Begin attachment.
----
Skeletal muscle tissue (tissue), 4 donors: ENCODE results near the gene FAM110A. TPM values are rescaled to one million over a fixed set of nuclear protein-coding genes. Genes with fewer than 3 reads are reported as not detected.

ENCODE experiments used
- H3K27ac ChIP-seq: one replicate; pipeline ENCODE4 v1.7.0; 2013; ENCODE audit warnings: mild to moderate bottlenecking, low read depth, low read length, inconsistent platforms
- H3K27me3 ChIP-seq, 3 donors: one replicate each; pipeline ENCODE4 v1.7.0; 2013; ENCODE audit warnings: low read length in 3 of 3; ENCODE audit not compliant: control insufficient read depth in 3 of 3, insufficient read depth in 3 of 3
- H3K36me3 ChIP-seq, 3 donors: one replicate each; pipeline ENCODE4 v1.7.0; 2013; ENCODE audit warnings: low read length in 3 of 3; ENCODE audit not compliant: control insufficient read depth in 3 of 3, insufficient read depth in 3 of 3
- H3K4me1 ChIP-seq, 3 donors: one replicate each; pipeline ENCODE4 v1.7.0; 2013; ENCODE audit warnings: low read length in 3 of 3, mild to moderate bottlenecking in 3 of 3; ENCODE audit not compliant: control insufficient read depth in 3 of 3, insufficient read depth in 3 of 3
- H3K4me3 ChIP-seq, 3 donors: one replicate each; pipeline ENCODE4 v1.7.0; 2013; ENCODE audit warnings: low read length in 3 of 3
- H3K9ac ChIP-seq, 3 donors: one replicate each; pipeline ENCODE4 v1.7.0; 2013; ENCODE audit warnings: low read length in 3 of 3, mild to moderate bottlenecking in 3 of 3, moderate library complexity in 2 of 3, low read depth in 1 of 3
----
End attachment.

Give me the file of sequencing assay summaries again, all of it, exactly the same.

Skeletal muscle tissue (tissue), 4 donors: ENCODE results near the gene FAM110A. TPM values are rescaled to one million over a fixed set of nuclear protein-coding genes. Genes with fewer than 3 reads are reported as not detected.

ENCODE experiments used
- H3K27ac ChIP-seq: one replicate; pipeline ENCODE4 v1.7.0; 2013; ENCODE audit warnings: mild to moderate bottlenecking, low read depth, low read length, inconsistent platforms
- H3K27me3 ChIP-seq, 3 donors: one replicate each; pipeline ENCODE4 v1.7.0; 2013; ENCODE audit warnings: low read length in 3 of 3; ENCODE audit not compliant: control insufficient read depth in 3 of 3, insufficient read depth in 3 of 3
- H3K36me3 ChIP-seq, 3 donors: one replicate each; pipeline ENCODE4 v1.7.0; 2013; ENCODE audit warnings: low read length in 3 of 3; ENCODE audit not compliant: control insufficient read depth in 3 of 3, insufficient read depth in 3 of 3
- H3K4me1 ChIP-seq, 3 donors: one replicate each; pipeline ENCODE4 v1.7.0; 2013; ENCODE audit warnings: low read length in 3 of 3, mild to moderate bottlenecking in 3 of 3; ENCODE audit not compliant: control insufficient read depth in 3 of 3, insufficient read depth in 3 of 3
- H3K4me3 ChIP-seq, 3 donors: one replicate each; pipeline ENCODE4 v1.7.0; 2013; ENCODE audit warnings: low read length in 3 of 3
- H3K9ac ChIP-seq, 3 donors: one replicate each; pipeline ENCODE4 v1.7.0; 2013; ENCODE audit warnings: low read length in 3 of 3, mild to moderate bottlenecking in 3 of 3, moderate library complexity in 2 of 3, low read depth in 1 of 3